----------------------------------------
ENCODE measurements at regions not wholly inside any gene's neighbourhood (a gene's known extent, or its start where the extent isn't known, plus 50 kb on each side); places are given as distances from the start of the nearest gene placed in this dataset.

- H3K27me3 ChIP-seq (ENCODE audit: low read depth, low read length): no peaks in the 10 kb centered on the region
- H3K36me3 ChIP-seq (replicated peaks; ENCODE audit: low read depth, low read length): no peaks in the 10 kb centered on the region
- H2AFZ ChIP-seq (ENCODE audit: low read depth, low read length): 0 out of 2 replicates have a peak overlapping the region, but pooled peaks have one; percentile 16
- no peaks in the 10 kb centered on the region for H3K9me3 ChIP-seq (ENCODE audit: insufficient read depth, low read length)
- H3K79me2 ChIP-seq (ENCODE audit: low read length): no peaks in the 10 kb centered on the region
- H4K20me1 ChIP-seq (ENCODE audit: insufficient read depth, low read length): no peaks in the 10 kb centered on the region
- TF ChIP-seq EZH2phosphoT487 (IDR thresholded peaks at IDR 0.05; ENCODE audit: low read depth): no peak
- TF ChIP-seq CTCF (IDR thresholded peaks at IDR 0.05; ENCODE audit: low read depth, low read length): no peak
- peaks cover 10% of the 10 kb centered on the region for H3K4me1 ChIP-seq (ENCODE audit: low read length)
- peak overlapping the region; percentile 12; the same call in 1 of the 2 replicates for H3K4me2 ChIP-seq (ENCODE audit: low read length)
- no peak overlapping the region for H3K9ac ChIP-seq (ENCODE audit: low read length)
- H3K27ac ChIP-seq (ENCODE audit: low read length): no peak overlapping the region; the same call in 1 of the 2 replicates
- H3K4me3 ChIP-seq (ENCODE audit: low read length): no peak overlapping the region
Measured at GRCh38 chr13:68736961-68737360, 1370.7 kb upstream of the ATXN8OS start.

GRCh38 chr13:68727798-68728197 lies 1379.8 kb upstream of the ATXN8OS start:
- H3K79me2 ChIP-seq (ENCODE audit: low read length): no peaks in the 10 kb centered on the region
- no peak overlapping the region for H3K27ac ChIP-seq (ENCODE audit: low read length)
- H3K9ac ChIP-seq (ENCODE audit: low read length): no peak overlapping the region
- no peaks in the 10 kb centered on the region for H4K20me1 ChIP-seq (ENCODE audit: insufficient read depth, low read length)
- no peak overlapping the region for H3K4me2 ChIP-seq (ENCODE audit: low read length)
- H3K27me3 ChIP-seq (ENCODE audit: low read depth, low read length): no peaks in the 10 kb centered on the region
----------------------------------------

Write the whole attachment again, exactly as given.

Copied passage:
ENCODE measurements at regions not wholly inside any gene's neighbourhood (a gene's known extent, or its start where the extent isn't known, plus 50 kb on each side); places are given as distances from the start of the nearest gene placed in this dataset.

- H3K27me3 ChIP-seq (ENCODE audit: low read depth, low read length): no peaks in the 10 kb centered on the region
- H3K36me3 ChIP-seq (replicated peaks; ENCODE audit: low read depth, low read length): no peaks in the 10 kb centered on the region
- H2AFZ ChIP-seq (ENCODE audit: low read depth, low read length): 0 out of 2 replicates have a peak overlapping the region, but pooled peaks have one; percentile 16
- no peaks in the 10 kb centered on the region for H3K9me3 ChIP-seq (ENCODE audit: insufficient read depth, low read length)
- H3K79me2 ChIP-seq (ENCODE audit: low read length): no peaks in the 10 kb centered on the region
- H4K20me1 ChIP-seq (ENCODE audit: insufficient read depth, low read length): no peaks in the 10 kb centered on the region
- TF ChIP-seq EZH2phosphoT487 (IDR thresholded peaks at IDR 0.05; ENCODE audit: low read depth): no peak
- TF ChIP-seq CTCF (IDR thresholded peaks at IDR 0.05; ENCODE audit: low read depth, low read length): no peak
- peaks cover 10% of the 10 kb centered on the region for H3K4me1 ChIP-seq (ENCODE audit: low read length)
- peak overlapping the region; percentile 12; the same call in 1 of the 2 replicates for H3K4me2 ChIP-seq (ENCODE audit: low read length)
- no peak overlapping the region for H3K9ac ChIP-seq (ENCODE audit: low read length)
- H3K27ac ChIP-seq (ENCODE audit: low read length): no peak overlapping the region; the same call in 1 of the 2 replicates
- H3K4me3 ChIP-seq (ENCODE audit: low read length): no peak overlapping the region
Measured at GRCh38 chr13:68736961-68737360, 1370.7 kb upstream of the ATXN8OS start.

GRCh38 chr13:68727798-68728197 lies 1379.8 kb upstream of the ATXN8OS start:
- H3K79me2 ChIP-seq (ENCODE audit: low read length): no peaks in the 10 kb centered on the region
- no peak overlapping the region for H3K27ac ChIP-seq (ENCODE audit: low read length)
- H3K9ac ChIP-seq (ENCODE audit: low read length): no peak overlapping the region
- no peaks in the 10 kb centered on the region for H4K20me1 ChIP-seq (ENCODE audit: insufficient read depth, low read length)
- no peak overlapping the region for H3K4me2 ChIP-seq (ENCODE audit: low read length)
- H3K27me3 ChIP-seq (ENCODE audit: low read depth, low read length): no peaks in the 10 kb centered on the region